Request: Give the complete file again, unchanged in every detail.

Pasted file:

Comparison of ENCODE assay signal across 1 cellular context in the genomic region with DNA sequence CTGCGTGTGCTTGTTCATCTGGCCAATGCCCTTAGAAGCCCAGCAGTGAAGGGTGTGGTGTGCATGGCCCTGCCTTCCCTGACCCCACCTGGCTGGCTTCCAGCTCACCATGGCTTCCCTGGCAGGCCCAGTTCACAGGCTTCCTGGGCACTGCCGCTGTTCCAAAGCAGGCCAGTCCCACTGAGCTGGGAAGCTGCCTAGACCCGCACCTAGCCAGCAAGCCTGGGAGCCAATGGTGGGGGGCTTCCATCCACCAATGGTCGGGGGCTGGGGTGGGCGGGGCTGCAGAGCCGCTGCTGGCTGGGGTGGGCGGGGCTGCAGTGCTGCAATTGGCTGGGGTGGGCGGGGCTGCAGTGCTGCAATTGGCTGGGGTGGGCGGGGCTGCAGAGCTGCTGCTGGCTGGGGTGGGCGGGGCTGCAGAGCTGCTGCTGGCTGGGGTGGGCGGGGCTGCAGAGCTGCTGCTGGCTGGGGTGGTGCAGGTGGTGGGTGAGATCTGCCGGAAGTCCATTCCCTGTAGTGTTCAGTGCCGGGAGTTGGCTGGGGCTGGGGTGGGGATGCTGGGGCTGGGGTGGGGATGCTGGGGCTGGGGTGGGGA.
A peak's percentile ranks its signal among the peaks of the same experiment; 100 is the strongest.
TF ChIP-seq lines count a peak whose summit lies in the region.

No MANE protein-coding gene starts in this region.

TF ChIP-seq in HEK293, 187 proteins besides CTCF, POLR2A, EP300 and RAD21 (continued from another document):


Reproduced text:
Comparison of ENCODE assay signal across 1 cellular context in the genomic region with DNA sequence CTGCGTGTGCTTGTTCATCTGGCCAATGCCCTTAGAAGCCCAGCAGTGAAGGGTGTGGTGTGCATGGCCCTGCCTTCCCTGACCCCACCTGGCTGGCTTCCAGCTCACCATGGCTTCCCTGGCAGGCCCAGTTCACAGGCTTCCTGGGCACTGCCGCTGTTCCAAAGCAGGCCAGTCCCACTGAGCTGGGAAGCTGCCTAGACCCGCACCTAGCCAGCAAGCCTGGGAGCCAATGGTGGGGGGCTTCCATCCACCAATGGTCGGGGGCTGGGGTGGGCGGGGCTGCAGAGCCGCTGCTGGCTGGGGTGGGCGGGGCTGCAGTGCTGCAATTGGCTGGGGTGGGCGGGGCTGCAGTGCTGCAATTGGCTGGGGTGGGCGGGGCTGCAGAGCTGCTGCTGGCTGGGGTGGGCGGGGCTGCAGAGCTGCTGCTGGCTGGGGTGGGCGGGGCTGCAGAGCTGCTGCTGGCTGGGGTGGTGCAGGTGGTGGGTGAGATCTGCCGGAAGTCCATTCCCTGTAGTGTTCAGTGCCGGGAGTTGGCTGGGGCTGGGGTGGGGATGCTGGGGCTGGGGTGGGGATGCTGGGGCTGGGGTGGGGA.
A peak's percentile ranks its signal among the peaks of the same experiment; 100 is the strongest.
TF ChIP-seq lines count a peak whose summit lies in the region.

No MANE protein-coding gene starts in this region.

TF ChIP-seq in HEK293, 187 proteins besides CTCF, POLR2A, EP300 and RAD21 (continued from another document):